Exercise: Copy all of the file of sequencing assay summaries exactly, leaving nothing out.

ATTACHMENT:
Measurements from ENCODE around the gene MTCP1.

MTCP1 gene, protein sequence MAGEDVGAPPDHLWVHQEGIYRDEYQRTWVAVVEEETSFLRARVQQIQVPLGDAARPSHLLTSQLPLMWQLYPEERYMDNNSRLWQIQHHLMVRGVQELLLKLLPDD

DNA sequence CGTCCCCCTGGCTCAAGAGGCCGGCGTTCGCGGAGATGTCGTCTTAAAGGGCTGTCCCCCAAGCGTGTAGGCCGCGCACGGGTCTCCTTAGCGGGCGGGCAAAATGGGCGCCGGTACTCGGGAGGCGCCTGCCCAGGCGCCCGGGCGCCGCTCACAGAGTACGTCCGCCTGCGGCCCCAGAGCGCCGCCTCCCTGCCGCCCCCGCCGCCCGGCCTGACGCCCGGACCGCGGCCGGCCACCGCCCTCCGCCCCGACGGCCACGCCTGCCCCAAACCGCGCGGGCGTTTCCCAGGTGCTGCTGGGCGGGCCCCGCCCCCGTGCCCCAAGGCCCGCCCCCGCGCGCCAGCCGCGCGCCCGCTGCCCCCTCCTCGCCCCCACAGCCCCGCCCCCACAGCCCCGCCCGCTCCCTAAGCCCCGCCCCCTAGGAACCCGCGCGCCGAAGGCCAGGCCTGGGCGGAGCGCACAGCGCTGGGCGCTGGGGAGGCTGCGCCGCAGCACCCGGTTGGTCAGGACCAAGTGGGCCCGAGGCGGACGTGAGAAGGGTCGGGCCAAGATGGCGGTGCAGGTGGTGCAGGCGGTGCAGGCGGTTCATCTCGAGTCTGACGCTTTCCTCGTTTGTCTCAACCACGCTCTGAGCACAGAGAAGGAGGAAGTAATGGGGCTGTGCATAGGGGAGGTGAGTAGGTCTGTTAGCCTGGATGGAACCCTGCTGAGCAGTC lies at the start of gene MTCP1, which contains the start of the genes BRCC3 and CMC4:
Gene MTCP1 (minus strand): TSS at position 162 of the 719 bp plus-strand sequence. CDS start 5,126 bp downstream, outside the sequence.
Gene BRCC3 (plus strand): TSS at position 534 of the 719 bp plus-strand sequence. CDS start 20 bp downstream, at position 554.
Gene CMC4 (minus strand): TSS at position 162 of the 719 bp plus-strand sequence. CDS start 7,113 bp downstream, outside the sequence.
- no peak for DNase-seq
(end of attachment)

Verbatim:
Measurements from ENCODE around the gene MTCP1.

MTCP1 gene, protein sequence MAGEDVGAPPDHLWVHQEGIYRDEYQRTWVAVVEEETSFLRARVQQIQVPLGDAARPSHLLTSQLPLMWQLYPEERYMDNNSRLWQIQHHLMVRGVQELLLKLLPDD

DNA sequence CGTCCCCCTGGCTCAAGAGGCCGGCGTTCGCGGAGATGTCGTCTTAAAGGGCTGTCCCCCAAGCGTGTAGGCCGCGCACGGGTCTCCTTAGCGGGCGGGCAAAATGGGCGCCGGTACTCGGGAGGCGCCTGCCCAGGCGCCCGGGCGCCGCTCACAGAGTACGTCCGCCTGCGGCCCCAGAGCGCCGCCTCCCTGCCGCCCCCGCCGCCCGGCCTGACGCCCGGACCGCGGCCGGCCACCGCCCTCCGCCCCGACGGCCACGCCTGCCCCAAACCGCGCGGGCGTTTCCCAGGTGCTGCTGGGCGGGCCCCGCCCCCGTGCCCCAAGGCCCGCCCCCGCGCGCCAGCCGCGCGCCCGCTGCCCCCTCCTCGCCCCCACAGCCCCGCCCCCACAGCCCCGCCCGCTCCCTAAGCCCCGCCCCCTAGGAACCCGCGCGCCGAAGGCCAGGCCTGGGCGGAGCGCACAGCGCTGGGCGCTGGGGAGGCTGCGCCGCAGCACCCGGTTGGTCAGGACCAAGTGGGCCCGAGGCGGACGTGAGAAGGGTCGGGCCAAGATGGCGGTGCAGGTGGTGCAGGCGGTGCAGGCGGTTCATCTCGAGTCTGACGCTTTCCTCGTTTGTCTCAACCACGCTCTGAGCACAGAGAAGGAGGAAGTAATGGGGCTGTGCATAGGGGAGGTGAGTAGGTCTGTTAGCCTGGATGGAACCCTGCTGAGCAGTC lies at the start of gene MTCP1, which contains the start of the genes BRCC3 and CMC4:
Gene MTCP1 (minus strand): TSS at position 162 of the 719 bp plus-strand sequence. CDS start 5,126 bp downstream, outside the sequence.
Gene BRCC3 (plus strand): TSS at position 534 of the 719 bp plus-strand sequence. CDS start 20 bp downstream, at position 554.
Gene CMC4 (minus strand): TSS at position 162 of the 719 bp plus-strand sequence. CDS start 7,113 bp downstream, outside the sequence.
- no peak for DNase-seq